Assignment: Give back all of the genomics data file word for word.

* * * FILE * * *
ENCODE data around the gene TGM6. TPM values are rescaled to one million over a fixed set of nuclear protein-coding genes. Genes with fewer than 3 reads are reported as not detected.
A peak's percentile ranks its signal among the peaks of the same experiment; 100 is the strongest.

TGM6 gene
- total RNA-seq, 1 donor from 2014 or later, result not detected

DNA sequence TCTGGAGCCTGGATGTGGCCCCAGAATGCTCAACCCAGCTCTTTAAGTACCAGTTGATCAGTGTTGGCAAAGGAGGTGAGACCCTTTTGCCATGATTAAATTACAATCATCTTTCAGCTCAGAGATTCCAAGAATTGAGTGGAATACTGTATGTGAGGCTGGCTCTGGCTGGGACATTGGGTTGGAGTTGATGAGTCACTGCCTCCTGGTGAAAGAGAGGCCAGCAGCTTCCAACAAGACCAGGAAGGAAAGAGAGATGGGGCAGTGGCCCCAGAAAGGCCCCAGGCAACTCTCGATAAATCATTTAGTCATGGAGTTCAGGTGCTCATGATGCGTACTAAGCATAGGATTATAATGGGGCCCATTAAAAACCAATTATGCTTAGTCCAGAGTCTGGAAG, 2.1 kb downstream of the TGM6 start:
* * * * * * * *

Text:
ENCODE data around the gene TGM6. TPM values are rescaled to one million over a fixed set of nuclear protein-coding genes. Genes with fewer than 3 reads are reported as not detected.
A peak's percentile ranks its signal among the peaks of the same experiment; 100 is the strongest.

TGM6 gene
- total RNA-seq, 1 donor from 2014 or later, result not detected

DNA sequence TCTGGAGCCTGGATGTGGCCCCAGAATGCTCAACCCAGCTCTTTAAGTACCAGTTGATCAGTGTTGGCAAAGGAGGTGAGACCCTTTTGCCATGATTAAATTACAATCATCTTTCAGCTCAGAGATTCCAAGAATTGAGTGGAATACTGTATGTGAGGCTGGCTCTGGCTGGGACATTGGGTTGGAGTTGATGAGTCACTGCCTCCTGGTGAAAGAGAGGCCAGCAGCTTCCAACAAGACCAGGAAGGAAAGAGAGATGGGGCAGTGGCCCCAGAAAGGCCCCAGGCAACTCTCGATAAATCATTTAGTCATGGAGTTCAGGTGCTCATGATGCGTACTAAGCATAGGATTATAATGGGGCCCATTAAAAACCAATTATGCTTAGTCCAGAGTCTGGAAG, 2.1 kb downstream of the TGM6 start: